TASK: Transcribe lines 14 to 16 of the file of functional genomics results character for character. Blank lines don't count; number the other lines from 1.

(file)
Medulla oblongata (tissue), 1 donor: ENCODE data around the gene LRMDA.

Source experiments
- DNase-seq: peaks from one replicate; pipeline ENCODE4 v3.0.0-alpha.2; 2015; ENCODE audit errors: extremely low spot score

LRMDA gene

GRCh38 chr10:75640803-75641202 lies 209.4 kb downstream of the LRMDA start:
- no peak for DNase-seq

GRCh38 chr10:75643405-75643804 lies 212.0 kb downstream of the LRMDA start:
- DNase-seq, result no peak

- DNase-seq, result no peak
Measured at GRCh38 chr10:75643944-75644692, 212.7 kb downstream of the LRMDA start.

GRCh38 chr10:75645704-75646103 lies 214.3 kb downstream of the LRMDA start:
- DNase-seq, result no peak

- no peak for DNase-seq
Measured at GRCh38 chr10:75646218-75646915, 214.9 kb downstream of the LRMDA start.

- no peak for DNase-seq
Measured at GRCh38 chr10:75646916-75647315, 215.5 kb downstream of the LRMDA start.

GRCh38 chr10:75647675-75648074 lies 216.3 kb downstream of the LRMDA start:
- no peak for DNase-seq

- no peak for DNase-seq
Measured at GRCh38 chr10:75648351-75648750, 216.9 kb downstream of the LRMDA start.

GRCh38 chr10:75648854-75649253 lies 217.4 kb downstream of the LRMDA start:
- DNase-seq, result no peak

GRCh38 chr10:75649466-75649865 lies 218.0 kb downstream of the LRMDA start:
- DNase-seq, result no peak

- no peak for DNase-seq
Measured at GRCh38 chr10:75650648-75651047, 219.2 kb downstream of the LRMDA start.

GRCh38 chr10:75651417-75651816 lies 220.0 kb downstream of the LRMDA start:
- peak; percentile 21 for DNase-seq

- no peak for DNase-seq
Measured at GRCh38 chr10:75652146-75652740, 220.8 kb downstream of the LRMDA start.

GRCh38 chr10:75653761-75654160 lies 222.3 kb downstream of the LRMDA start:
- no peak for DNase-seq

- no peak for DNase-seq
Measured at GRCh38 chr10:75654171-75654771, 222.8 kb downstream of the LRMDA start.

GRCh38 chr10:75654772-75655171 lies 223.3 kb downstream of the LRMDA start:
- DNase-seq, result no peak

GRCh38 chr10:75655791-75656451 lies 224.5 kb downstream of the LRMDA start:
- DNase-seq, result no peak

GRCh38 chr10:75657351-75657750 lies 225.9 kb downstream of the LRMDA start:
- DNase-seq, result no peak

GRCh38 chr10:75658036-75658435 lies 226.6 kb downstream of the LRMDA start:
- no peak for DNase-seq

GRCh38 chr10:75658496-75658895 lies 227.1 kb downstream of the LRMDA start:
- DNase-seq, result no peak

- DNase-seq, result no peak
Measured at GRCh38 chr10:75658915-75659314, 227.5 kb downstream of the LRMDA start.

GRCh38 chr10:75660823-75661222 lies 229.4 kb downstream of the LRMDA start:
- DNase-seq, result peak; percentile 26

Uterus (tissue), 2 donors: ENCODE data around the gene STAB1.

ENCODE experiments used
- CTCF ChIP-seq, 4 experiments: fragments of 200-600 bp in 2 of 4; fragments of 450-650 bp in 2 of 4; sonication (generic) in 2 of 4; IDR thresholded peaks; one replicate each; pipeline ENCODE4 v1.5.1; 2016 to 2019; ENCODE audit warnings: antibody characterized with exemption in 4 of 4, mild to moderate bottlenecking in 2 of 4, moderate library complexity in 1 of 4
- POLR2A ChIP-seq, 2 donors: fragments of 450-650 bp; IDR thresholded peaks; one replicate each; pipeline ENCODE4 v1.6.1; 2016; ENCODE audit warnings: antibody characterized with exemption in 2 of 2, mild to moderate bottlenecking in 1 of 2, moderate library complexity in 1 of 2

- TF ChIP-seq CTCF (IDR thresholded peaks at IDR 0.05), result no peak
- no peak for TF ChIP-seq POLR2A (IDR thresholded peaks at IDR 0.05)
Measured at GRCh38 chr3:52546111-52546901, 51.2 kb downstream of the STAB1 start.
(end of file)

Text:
Measured at GRCh38 chr10:75646218-75646915, 214.9 kb downstream of the LRMDA start.

- no peak for DNase-seq
Measured at GRCh38 chr10:75646916-75647315, 215.5 kb downstream of the LRMDA start.